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ESP32 Temperature Sensor 2021-04-24

The board

This project happened mostly by accident - I wanted to design a small ESP board with mounting holes / LiPo charger, and I decided to stick a temperature sensor on it. I initially chose the SHTC3, because it wasn't too expensive (£1), and it had good specs. However, later on, I wasn't able to solder it consistently. Instead, I added a DHT22 temp/humidity sensor on a seperate breakout board and connected it with wires.

It features a buck converter rather than a simple linear regulator for greater efficiency, and also because the lowest dropout voltage I found in a linear regulators with 1A rating has been about 0.4v. This means it needs at least 3.3 + 0.4 = 3.7 volts to operate, but a single LiPo will be under this voltage about half of the time! I chose the TLV62568 buck converter, mainly because it was the cheapest one at quantity 1 on Digi-Key at the time.

View of PCB layout in KiCad - ESP32 is in the centre.

A picture of the PCB with all the parts assembled.

I made a few mistakes as it was targeting JLCPCB's 4 layer offer ($2 for a 4 layer board under 50mmx50mm) and they advertised it as ending on 25 Dec - namely, I forgot to add decoupling capacitors for the ESP32! I added one between the pins on the module, and it seems to be fine. Also, the JLC offer still stands, so I didn't have to rush it at all...
I also didn't manage to get the crystal oscillator working - my best guess so far is that I have the wrong load capacitance, meaning the crystal doesn't oscillate.

The case

I designed a case with OpenSCAD - it seems quite useful, definitely worth it for smaller/simpler designs.

A very colourful 3D rendering of a rounded box, with a hole for the USB port.

A picture of the finshed case, with everything inside.

Software

The software can be found on my GitHub: https://github.com/Stary2001/esp32-thing-fw

At the moment, it's hardcoded to one temp/humidity sensor and uploads to both Influx and Home Assistant, with a hardcoded password for both. Eventually I'll make it more generic.

ESP-IDF is the official SDK for writing software for ESP32 chips - it has lots of functionality that I need out of the box, like HTTP and MQTT libraries. Much of this is based from the wifi/http/mqtt examples.

MQTT was used for integrating with Home Assistant - with the right configuration, the sensor can automatically advertise itself. https://www.home-assistant.io/docs/mqtt/discovery/ Just send a JSON document with the configuration as outlined in the relevant sensor type. For a temp/humidity sensor, the relevant type is Sensor: https://www.home-assistant.io/integrations/sensor.mqtt/.

I chose to build it in C with cJSON (included in ESP-IDF):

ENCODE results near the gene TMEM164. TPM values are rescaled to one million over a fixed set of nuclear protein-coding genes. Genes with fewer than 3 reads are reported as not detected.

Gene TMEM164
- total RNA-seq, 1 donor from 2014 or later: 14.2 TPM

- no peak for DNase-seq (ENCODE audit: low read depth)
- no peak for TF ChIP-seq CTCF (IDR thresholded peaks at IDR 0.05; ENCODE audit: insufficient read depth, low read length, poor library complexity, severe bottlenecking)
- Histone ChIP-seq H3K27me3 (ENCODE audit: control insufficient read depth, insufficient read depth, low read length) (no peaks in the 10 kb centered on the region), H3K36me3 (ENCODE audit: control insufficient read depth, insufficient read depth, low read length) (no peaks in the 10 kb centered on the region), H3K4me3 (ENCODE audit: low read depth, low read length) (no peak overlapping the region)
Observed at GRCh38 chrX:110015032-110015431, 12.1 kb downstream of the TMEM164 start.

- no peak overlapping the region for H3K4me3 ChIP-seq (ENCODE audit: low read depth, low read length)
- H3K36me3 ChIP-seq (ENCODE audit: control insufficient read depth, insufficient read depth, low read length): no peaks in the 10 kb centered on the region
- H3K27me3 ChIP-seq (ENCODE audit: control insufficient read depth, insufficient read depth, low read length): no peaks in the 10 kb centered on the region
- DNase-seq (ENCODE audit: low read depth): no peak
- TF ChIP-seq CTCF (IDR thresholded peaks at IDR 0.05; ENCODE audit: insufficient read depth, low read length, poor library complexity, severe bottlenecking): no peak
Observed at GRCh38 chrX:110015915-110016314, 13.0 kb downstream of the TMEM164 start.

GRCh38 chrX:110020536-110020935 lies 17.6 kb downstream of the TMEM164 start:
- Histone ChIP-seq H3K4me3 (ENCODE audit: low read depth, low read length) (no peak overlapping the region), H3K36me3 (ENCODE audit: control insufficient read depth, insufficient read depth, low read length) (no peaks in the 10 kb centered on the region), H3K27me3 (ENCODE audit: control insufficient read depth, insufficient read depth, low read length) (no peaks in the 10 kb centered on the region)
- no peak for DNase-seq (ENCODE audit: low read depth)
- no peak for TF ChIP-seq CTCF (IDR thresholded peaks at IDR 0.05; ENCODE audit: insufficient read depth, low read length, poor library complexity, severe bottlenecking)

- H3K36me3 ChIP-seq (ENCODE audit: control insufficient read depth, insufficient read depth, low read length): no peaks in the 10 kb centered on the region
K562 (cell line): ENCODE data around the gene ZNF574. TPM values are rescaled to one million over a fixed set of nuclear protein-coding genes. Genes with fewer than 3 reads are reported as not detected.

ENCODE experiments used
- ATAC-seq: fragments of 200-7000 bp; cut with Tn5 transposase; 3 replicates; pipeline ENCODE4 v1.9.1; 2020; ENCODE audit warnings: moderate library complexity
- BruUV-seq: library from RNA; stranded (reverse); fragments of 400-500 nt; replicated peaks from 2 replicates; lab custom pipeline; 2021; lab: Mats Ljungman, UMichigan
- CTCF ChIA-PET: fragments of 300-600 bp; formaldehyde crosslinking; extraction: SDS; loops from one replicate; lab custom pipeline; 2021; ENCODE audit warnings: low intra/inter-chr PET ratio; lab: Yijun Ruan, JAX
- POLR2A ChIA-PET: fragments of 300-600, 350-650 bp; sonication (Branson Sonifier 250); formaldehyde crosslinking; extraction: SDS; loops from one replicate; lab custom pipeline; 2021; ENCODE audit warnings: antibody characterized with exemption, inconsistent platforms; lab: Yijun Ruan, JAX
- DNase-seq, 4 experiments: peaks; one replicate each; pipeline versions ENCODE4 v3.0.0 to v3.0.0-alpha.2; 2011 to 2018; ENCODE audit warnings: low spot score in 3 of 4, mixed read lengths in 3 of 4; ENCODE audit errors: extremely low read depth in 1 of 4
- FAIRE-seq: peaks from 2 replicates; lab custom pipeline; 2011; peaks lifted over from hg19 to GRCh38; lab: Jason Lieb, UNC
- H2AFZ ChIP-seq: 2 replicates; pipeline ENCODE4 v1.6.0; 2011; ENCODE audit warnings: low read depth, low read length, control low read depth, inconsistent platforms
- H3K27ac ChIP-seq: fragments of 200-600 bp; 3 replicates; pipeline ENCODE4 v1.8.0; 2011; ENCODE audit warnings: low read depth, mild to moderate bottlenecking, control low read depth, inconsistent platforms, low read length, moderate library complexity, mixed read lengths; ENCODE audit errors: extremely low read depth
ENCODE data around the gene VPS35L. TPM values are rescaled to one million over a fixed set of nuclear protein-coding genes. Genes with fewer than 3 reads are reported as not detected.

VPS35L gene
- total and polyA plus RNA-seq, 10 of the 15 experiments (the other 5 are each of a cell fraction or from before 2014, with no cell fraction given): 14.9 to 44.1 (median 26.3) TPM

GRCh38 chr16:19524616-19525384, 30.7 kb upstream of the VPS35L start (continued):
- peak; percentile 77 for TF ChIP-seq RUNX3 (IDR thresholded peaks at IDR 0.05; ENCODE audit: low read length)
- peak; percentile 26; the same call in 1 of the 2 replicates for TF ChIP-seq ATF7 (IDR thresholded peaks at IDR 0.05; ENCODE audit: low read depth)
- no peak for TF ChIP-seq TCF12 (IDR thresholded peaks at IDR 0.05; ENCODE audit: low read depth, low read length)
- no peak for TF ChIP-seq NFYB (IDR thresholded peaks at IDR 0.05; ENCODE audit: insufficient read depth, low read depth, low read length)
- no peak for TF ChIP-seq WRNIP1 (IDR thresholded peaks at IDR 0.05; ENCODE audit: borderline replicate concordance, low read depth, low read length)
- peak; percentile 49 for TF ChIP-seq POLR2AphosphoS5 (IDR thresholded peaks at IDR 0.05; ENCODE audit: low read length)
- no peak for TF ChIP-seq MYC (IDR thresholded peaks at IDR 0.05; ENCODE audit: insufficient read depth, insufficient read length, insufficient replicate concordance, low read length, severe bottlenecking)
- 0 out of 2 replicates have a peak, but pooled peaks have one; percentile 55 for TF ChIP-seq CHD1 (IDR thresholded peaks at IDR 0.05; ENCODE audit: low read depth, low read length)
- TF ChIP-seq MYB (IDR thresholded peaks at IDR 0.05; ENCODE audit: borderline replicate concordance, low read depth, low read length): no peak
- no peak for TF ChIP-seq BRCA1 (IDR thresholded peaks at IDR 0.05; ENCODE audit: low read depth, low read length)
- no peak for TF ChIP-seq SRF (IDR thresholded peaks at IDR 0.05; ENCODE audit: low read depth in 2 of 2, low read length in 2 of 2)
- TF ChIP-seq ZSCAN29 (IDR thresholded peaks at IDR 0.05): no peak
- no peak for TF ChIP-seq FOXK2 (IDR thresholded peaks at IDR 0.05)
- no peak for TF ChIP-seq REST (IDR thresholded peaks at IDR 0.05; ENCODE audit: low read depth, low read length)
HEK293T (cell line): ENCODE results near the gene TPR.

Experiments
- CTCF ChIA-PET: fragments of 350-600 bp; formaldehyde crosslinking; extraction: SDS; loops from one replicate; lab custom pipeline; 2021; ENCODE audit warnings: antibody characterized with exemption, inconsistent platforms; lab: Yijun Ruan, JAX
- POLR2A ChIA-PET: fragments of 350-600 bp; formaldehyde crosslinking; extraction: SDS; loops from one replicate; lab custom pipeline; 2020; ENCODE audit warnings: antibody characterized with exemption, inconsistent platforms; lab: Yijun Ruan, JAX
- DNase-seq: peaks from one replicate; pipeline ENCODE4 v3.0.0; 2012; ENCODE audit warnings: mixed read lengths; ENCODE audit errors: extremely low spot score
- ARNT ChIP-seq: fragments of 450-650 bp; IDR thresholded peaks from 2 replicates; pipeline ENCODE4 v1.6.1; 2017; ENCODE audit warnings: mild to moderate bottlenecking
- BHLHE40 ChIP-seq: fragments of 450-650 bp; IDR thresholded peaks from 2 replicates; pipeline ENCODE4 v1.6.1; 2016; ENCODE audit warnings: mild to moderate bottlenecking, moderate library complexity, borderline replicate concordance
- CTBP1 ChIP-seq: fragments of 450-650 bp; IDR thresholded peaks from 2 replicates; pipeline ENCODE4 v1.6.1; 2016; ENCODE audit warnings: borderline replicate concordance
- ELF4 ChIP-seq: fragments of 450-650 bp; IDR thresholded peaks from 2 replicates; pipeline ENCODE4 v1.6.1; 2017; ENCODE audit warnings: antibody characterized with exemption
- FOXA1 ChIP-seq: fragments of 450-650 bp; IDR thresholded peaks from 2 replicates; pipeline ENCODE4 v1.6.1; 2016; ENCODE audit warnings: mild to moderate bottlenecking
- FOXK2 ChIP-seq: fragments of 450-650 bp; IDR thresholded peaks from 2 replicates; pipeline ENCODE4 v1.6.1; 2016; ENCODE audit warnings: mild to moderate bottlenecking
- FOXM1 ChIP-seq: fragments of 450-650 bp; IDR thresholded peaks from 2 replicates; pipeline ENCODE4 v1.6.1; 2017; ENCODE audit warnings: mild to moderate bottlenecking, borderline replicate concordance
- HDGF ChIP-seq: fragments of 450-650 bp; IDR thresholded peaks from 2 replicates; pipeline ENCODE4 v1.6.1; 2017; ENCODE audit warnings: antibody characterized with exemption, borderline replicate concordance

cJSON_AddStringToObject(device_json, "identifiers", mac_str);

	cJSON_AddStringToObject(json, "name", s->name);
	cJSON_AddStringToObject(json, "unique_id", unique_id);
	cJSON_AddStringToObject(json, "state_topic", s->state_topic);
	cJSON_AddStringToObject(json, "unit_of_measurement", s->unit);
	cJSON_AddItemToObject(json, "device", device_json);
	cJSON_AddStringToObject(json, "device_class", s->class);

I also chose to use 3 different MQTT topics (and device entries) - one for each value (battery/temp/humidity), rather than a single topic with a JSON blob and the JSON template functionality. I'm not sure if that would be better, but possibly more efficient as it only has to send one message.

Current measurements

The ESP32 datasheet: RTC timer + RTC memory 10 µA
The buck converter datasheet: 35-µA Operating Quiescent Current
The DHT22 datasheet: 40-50uA in standby
My resistor divider: > 3.3V/ (20kohm + 90kohm) 30 microampere (current)
adding up to ... 10 + 35 + 45 + 30 = 120uA
Which means it can sleep for 1000mA * h / 120uA = 49 week, 4 day, 5 hour, 20 minute, 0 second on a 1000mAh battery. Clearly, this doesn't model the time WiFi is on, but it gives a rough idea.

Assuming WiFi is on for 2 seconds out of every 5 minutes, and that it uses 200mA while on (the ESP32 datasheet quotes 180mA for 802.11n transmit), > (1000mA*h / ((120uA * (5min - 2s)) + 200mA * 2s)) * 5min = 4 week, 16 hour, 27 minute, 8.492748 second

When measuring the current to the battery with my multimeter I'm getting anywhere between 80uA and 150uA...

Anyway, the best way to test it is to just leave it and see how long it lasts!
A graph of battery voltage over time - with some gaps, when the battery ran out. At 1 minute sleep time, it lasts for about 2 weeks. I changed it to 5 minutes, and now just need to wait...